South American sea lion

Otaria byronia

Weight:

130 to 350 kg (5 to 9.5 lbs)

Size:

1.5 to 2.6 m
Mammals
Piscivore
Oceans and seas
South America

Interesting facts

Impressive hunting scenes take place every year, between February and March, on the Valdes Peninsula of Argentina. Baby sea lions in Patagonia gather in nurseries when their mothers head out to sea to hunt. 

Conservation

Least concern

The species, as is often the case in sea lions, has a pronounced sexual dimorphism.  Males have a mane, which is one of the reasons why they are called “sea lions”.

Environment and behavior

This species is rather sedentary and polygamous.  The harem usually consists of one male for every 4 to 10 females.  The male arrives on the beach about two weeks before the females.  He defends his territory in two different ways, depending on the layout of the area.  Either the beach has small alcoves, and the male prevents females from leaving, or other males from entering, by means of vocalizations, postures or aggressive behavior.  Or the beach is a long strip of land/sand, and the male keeps the females away from the water by pacing up and down the beach.  Two or three days after their arrival, the females give birth to their pups, which they have carried for a year.  Six days after giving birth, they ovulate and mate again.  Then they begin to alternate, spending 1 to 4 days at sea to hunt and 2 days ashore to nurse, until the pup is between 8 and 10 months old.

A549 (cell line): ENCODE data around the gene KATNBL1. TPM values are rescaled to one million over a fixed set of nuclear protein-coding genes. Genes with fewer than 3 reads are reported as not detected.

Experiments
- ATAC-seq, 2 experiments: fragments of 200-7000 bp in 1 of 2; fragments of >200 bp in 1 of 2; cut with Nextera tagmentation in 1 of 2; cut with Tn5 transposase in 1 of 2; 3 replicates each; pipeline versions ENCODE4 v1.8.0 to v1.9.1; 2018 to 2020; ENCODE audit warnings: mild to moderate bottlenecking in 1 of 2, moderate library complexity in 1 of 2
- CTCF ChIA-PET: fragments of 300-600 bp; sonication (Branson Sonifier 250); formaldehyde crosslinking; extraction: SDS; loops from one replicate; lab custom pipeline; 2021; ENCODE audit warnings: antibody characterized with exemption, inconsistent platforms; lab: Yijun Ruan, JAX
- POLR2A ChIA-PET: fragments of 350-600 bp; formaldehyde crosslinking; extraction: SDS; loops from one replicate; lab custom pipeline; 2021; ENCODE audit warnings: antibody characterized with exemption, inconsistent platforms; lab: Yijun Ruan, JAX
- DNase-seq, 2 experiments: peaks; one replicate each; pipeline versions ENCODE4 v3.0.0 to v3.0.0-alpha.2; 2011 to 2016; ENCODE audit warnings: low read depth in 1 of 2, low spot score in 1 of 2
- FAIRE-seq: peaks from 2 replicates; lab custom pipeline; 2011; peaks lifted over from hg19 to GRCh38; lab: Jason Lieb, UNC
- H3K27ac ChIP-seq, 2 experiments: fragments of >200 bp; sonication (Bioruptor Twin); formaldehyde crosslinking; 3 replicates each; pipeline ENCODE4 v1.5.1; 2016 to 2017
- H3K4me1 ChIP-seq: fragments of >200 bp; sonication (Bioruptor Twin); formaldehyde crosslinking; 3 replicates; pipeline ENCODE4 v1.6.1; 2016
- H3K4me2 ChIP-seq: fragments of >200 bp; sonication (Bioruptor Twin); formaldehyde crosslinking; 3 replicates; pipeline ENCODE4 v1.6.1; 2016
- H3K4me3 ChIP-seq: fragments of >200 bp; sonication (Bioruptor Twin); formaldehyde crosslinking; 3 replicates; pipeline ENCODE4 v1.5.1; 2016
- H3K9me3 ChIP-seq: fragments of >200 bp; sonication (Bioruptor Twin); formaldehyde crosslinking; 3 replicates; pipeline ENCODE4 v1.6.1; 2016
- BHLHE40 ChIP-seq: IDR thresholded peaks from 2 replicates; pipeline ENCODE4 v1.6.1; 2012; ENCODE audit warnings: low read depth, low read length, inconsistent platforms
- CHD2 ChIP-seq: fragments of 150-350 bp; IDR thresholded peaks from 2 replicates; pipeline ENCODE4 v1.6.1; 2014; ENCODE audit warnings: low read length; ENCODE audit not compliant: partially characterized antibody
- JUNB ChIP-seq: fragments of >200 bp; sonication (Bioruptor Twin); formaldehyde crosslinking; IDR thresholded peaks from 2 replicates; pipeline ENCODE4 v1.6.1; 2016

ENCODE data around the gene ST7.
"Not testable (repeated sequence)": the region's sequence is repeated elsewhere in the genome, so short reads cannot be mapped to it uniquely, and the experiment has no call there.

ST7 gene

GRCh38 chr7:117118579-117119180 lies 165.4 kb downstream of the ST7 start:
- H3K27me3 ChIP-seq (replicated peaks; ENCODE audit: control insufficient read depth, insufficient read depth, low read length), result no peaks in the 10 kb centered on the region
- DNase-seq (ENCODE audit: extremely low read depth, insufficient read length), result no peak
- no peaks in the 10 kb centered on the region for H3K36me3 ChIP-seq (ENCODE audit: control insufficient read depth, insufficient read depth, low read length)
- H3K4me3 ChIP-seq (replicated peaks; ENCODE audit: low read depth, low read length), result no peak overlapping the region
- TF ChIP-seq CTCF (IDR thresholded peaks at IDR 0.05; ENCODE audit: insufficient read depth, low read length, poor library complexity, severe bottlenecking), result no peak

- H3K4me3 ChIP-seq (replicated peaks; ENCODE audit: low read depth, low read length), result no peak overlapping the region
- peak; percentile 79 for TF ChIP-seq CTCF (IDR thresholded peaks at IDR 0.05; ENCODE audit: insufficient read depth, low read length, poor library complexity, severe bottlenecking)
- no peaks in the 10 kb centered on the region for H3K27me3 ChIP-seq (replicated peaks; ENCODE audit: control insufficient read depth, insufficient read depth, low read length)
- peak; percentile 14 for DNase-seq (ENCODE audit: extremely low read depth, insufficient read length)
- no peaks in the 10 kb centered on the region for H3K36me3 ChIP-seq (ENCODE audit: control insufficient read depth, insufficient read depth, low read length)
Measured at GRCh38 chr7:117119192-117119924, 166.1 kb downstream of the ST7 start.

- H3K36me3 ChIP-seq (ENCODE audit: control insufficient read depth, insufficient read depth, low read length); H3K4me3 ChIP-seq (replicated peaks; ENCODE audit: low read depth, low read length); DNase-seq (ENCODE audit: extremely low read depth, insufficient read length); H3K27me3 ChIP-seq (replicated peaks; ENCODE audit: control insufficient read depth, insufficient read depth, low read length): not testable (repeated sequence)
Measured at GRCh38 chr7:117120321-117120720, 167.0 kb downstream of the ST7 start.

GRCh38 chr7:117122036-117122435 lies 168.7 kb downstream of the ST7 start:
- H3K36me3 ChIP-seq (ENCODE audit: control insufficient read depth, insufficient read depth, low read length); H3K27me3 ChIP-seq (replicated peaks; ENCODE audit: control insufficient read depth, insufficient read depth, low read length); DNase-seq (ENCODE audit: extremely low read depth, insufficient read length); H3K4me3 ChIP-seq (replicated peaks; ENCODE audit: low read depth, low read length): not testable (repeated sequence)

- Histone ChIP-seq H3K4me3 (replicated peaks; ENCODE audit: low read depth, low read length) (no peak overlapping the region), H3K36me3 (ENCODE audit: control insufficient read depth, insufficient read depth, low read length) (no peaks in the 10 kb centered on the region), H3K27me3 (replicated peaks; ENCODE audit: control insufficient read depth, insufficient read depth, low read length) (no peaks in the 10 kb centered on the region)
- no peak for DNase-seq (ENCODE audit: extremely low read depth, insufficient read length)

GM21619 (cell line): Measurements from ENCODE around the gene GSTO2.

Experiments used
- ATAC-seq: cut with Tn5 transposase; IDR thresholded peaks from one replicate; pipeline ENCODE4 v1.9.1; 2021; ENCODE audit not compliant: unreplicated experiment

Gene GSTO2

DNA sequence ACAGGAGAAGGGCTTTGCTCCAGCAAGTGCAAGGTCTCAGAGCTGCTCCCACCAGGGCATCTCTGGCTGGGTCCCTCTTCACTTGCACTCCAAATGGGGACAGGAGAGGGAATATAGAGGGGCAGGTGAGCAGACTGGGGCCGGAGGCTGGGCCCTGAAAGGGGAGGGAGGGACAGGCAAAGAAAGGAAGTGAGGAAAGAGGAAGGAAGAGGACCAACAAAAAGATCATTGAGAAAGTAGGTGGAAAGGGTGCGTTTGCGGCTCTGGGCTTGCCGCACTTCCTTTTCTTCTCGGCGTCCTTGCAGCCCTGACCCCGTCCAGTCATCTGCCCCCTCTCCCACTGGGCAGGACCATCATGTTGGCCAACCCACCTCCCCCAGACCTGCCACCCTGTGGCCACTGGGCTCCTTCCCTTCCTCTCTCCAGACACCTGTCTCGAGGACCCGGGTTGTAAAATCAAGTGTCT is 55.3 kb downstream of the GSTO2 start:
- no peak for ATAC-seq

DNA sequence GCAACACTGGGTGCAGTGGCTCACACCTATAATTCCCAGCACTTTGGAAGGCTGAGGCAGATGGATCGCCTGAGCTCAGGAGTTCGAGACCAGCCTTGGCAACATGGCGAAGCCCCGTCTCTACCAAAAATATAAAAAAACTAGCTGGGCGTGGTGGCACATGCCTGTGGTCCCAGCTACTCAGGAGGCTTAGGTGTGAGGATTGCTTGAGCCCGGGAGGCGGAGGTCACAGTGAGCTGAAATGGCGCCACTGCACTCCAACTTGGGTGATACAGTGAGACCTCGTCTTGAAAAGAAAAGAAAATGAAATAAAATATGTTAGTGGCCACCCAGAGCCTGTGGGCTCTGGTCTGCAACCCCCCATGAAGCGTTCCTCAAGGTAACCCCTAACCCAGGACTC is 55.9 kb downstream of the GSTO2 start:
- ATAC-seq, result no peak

Predators

Killer whales, sharks and leopard seals

Threats

After several hundred years of being hunted for its fur and oil, the South American sea lion population has greatly decreased. Today, voluntary culling by fishermen and by-catching in trawler nets continue to drastically reduce the number of sea lions, especially around the Falkland Islands, where intensive fishing is practiced.